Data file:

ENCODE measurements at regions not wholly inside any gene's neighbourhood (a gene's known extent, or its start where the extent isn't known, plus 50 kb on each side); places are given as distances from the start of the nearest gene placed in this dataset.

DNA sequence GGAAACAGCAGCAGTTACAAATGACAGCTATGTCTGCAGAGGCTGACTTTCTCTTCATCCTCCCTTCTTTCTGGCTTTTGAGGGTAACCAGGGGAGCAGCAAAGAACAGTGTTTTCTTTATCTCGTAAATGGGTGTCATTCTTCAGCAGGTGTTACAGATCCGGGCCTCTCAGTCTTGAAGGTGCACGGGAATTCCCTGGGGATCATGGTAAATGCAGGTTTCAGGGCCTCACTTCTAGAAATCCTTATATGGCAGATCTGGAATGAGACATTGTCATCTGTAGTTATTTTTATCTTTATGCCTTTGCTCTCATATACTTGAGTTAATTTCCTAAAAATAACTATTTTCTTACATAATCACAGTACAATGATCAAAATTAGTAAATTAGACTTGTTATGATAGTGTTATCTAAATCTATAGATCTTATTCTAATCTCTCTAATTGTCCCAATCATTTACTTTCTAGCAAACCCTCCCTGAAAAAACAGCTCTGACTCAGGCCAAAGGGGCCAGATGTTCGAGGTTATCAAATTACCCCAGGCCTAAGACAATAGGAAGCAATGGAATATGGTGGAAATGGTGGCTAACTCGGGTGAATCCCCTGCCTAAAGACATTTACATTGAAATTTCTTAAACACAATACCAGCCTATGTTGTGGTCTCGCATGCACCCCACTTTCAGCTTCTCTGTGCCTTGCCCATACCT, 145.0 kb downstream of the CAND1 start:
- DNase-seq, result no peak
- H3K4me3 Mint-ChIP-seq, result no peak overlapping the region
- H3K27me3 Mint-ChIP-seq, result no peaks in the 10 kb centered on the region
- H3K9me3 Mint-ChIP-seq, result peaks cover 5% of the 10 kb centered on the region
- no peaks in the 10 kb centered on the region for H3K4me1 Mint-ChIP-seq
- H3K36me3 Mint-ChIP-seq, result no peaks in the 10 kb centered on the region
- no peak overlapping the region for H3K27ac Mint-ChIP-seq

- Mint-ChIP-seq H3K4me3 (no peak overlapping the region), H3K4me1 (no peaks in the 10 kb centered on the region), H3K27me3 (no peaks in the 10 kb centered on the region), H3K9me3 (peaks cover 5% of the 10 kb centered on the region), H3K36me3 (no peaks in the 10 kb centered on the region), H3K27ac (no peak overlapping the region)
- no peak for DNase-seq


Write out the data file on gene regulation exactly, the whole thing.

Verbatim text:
ENCODE measurements at regions not wholly inside any gene's neighbourhood (a gene's known extent, or its start where the extent isn't known, plus 50 kb on each side); places are given as distances from the start of the nearest gene placed in this dataset.

DNA sequence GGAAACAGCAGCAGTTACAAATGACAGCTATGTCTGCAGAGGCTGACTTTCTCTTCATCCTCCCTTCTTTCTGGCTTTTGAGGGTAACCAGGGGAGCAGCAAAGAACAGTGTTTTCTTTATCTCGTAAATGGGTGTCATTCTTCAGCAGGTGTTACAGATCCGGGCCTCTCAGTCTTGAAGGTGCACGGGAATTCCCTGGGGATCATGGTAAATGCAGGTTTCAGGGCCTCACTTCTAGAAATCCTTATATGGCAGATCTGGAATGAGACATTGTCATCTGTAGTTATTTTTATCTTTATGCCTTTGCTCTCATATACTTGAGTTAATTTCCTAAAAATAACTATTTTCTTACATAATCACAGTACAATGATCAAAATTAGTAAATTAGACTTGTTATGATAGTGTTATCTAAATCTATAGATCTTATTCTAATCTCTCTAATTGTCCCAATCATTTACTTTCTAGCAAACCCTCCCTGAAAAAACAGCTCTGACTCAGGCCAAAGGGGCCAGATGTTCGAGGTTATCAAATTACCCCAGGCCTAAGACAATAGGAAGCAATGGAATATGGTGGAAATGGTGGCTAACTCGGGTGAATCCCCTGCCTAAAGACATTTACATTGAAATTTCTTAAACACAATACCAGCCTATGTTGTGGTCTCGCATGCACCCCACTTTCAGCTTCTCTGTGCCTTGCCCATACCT, 145.0 kb downstream of the CAND1 start:
- DNase-seq, result no peak
- H3K4me3 Mint-ChIP-seq, result no peak overlapping the region
- H3K27me3 Mint-ChIP-seq, result no peaks in the 10 kb centered on the region
- H3K9me3 Mint-ChIP-seq, result peaks cover 5% of the 10 kb centered on the region
- no peaks in the 10 kb centered on the region for H3K4me1 Mint-ChIP-seq
- H3K36me3 Mint-ChIP-seq, result no peaks in the 10 kb centered on the region
- no peak overlapping the region for H3K27ac Mint-ChIP-seq

- Mint-ChIP-seq H3K4me3 (no peak overlapping the region), H3K4me1 (no peaks in the 10 kb centered on the region), H3K27me3 (no peaks in the 10 kb centered on the region), H3K9me3 (peaks cover 5% of the 10 kb centered on the region), H3K36me3 (no peaks in the 10 kb centered on the region), H3K27ac (no peak overlapping the region)
- no peak for DNase-seq